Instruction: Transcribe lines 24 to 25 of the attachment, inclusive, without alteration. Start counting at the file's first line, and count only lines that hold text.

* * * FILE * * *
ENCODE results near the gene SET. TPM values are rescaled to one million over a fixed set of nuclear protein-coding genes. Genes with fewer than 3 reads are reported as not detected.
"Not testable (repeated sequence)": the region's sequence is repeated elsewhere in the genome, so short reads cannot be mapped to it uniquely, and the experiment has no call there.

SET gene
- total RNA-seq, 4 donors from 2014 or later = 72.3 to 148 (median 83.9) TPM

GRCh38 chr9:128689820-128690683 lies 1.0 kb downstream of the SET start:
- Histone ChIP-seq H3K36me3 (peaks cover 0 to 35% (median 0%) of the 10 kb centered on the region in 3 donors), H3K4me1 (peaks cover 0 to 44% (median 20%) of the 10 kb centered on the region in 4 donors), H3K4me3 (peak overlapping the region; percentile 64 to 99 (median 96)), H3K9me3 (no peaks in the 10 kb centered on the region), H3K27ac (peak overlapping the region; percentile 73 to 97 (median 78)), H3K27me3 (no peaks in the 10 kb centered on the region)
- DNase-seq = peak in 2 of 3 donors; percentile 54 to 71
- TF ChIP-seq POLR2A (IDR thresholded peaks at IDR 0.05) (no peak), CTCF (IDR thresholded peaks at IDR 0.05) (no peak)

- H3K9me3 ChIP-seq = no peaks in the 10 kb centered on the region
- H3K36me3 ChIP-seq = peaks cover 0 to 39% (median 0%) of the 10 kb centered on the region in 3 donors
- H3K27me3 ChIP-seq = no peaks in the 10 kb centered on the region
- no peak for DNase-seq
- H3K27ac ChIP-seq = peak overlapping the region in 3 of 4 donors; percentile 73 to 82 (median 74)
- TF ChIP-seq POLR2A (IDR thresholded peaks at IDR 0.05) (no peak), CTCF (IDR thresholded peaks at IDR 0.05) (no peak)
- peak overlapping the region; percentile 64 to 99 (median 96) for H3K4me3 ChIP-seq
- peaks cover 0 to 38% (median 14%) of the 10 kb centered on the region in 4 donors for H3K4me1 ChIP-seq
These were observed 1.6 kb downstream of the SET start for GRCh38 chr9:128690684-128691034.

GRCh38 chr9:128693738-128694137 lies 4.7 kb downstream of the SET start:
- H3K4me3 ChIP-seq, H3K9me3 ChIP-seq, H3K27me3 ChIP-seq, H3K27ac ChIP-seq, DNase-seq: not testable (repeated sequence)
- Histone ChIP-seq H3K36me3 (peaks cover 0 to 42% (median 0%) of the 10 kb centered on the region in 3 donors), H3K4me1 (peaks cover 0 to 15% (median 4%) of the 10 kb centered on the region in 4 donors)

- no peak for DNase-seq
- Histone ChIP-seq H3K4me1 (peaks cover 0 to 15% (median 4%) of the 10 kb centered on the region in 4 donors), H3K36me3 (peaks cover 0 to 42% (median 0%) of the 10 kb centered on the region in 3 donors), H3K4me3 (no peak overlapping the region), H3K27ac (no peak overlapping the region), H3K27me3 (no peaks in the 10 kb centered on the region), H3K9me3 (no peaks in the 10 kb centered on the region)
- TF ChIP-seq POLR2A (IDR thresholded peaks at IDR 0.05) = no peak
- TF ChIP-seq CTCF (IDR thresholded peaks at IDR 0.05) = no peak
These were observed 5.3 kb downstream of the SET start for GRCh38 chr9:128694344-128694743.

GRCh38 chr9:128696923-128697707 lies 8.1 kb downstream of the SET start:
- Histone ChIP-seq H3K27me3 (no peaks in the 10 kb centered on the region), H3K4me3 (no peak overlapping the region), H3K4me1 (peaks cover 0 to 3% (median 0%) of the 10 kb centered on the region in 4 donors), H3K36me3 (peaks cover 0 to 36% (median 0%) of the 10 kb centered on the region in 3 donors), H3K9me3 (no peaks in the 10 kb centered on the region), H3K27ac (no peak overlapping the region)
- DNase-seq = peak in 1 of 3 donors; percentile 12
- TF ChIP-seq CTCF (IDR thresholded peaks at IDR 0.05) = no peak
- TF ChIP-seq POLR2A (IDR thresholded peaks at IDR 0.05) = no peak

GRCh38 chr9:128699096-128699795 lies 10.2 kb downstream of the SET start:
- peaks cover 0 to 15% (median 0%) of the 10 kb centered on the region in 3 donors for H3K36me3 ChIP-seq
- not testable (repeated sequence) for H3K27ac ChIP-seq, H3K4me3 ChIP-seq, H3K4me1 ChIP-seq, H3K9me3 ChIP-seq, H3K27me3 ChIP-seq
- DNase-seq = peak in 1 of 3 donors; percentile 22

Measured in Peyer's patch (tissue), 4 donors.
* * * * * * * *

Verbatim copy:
- TF ChIP-seq CTCF (IDR thresholded peaks at IDR 0.05) = no peak
These were observed 5.3 kb downstream of the SET start for GRCh38 chr9:128694344-128694743.